65 TB of RAM, 65,536 cores. Wonder if my account allows me to ssh in to avoca yet ;D
Doubt it
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Old 25th June 2012, 12:38 AM   #11
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Either way, I'd think that these systems would really get some folding done when set up right and singing.
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Old 25th June 2012, 11:02 PM   #12
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Seems like a damn good idea for pure grunt work.
The Pentium core and instruction set are well understood. They were a comparatively simple processor and arguably the first really modern CPU. The 486 you might think had the FPU, but it spoke directly to its ram and cache and I think the Vesa Local Bus without a chipset per se, so it cannot claim this title.

Obviously x86 knowledge is everywhere, so optimisation is easy.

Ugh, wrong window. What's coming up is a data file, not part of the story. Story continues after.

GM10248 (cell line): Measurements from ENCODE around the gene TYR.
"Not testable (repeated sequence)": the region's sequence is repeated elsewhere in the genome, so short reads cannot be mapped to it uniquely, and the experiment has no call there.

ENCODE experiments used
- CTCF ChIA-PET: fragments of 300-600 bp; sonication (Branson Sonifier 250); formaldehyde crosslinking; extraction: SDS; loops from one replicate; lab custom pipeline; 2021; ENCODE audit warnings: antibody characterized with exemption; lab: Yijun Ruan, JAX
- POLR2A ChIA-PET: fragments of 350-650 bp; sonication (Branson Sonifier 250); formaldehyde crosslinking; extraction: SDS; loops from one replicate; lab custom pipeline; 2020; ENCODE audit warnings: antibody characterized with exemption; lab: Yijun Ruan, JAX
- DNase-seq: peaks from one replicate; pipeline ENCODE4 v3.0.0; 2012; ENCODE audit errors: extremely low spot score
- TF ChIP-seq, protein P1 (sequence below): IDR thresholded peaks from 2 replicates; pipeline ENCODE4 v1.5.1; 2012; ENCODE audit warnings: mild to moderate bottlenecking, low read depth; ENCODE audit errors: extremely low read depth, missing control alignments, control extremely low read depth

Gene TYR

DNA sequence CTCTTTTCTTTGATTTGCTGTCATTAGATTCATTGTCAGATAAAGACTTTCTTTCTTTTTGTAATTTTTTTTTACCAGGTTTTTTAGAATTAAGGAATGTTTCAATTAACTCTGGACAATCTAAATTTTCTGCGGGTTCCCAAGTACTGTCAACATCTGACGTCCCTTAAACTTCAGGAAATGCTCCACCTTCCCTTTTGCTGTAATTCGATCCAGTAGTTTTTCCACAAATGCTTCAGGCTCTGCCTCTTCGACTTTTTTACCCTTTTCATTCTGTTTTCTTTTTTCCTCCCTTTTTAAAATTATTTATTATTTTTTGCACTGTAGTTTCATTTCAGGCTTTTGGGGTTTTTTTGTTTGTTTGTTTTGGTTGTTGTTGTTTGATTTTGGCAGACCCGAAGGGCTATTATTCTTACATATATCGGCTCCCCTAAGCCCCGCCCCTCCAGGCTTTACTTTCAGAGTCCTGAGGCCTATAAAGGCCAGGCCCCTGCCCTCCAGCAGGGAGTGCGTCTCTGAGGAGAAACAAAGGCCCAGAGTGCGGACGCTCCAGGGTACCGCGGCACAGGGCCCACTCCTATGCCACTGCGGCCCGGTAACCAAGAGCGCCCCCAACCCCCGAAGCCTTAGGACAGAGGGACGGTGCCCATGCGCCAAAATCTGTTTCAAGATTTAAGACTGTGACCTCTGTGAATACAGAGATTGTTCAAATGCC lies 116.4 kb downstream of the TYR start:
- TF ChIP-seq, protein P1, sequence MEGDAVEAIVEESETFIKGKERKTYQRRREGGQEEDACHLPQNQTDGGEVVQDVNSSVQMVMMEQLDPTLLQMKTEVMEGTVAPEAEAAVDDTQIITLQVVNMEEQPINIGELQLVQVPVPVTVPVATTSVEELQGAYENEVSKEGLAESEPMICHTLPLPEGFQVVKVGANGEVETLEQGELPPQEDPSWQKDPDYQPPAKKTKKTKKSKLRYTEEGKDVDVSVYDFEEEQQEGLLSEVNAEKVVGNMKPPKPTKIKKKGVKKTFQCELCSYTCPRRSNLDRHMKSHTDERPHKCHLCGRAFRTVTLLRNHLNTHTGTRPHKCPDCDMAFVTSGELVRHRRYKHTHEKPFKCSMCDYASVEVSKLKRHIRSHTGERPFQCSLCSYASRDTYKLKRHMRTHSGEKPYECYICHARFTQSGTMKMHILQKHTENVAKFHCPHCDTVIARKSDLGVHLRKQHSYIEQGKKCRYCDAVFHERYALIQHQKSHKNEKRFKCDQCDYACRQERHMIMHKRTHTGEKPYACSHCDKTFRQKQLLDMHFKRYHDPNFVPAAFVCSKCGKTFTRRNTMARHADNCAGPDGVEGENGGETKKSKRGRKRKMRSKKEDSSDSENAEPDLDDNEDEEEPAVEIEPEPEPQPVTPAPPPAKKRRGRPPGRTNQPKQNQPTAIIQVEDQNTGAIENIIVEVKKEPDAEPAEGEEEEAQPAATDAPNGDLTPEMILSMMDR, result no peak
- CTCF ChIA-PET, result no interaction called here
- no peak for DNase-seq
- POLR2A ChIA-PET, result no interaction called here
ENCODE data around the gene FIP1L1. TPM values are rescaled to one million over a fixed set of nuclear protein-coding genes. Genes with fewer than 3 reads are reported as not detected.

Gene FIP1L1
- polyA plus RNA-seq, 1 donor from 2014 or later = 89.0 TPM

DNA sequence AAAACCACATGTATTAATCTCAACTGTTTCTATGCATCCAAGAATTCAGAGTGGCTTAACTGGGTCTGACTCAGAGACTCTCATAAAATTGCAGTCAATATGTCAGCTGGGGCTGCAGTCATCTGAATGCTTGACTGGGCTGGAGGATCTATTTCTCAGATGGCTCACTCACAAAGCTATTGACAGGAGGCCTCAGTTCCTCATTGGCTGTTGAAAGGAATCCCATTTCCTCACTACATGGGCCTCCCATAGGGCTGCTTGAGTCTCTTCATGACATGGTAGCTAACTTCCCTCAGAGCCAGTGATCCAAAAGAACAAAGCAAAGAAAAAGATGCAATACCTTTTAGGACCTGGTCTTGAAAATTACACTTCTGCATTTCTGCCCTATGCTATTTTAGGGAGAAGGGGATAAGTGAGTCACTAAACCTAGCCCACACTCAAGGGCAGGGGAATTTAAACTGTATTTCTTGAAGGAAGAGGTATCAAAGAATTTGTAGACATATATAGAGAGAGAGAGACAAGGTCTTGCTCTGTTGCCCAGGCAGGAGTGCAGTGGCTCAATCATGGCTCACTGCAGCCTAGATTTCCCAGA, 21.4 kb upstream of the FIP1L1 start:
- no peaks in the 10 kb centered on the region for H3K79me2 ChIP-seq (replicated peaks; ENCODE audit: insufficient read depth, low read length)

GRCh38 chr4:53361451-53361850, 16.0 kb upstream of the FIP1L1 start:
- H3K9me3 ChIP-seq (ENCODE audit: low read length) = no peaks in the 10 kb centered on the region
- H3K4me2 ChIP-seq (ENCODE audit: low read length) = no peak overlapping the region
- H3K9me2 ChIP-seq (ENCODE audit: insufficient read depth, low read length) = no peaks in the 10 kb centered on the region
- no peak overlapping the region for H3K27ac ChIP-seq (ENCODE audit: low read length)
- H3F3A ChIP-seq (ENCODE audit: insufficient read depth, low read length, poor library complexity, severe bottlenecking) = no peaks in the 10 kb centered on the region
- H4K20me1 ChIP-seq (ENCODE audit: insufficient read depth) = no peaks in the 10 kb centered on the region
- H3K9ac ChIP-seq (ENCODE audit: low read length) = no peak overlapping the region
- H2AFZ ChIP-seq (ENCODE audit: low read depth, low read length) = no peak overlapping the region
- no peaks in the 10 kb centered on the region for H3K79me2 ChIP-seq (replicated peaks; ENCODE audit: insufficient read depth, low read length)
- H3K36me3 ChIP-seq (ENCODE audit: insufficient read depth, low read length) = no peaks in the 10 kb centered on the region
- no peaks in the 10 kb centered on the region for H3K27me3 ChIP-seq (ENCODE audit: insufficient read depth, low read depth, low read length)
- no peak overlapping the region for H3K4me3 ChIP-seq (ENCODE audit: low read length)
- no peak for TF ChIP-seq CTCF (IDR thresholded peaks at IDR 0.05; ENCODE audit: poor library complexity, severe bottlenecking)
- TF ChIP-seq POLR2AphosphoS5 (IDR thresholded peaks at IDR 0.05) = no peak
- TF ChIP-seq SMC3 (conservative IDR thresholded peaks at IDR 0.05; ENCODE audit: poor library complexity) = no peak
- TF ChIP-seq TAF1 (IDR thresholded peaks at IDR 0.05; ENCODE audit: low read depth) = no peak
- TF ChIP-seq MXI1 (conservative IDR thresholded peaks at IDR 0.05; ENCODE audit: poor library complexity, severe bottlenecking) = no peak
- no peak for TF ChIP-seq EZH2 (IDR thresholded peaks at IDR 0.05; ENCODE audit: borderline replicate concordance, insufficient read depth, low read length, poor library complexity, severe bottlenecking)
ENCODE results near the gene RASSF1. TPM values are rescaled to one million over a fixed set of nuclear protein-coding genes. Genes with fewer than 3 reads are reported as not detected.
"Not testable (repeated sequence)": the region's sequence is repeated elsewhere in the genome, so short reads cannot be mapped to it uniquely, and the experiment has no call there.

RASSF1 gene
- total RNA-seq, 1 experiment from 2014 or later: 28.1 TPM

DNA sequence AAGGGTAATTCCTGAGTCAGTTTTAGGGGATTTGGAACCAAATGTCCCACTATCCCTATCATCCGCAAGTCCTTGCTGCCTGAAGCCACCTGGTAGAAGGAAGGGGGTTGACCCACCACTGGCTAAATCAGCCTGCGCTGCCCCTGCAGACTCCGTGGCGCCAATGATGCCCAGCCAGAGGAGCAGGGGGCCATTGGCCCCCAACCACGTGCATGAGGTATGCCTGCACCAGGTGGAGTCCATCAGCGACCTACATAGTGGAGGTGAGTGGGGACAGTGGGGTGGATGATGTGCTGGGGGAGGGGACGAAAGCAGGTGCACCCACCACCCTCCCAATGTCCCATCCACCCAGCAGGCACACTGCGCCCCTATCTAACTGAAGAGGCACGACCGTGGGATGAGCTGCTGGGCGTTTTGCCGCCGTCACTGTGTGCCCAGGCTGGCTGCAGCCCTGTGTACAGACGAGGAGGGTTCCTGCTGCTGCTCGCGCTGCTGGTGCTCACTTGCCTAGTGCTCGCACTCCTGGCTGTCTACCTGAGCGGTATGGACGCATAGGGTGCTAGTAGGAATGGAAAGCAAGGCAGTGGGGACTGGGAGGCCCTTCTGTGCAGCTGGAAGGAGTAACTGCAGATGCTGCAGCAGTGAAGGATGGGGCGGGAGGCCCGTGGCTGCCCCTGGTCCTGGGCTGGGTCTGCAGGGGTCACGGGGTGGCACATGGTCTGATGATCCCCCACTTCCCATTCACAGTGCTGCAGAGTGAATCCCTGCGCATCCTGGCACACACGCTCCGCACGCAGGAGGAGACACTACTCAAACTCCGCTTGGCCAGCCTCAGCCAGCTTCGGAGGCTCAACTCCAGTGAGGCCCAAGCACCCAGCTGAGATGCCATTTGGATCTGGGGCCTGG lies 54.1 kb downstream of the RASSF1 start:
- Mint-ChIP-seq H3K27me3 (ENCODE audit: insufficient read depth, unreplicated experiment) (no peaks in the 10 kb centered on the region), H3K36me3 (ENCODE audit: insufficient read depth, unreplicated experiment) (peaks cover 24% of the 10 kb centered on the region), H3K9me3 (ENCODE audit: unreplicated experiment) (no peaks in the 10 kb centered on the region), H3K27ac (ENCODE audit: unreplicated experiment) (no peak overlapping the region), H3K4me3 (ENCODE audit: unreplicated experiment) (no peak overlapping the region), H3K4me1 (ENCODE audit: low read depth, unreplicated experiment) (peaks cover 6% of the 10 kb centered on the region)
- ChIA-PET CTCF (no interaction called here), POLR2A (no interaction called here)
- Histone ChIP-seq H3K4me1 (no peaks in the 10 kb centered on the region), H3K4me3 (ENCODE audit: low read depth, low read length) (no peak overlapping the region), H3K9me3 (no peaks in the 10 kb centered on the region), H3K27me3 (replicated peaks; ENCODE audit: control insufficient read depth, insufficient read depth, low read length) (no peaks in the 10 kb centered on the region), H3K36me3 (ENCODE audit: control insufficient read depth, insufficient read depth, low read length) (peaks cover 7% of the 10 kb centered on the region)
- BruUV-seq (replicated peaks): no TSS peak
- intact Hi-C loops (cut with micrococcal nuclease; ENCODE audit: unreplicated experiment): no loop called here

Investment into this platform will last. Nvidia could arbitrarily decide to stop support for CUDA at their next architectural refresh and no one would be able to do jack. Whatever you write for this will run on any cpu for the forseeable future.

Presumably multiple units can be installed in a machine. It's hard to top the flexibility of 200 CPU's over a graphics card.
Can a graphics card run a bunch of Virtual Machines? I doubt it, but this puppy should be able to.

Graphics cards, even with their abilities are still specialist devices requiring specialist coders and there's always the risk that Nvidia or AMD could simply go under.


That's why it will sell. Because in the high density space, it is pure generic grunt. It's a tractor, not a dune buggy.

Nice concept. Nice to know someone still has respect for Keep It Simple Stupid.
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Old 1st July 2012, 5:31 PM   #13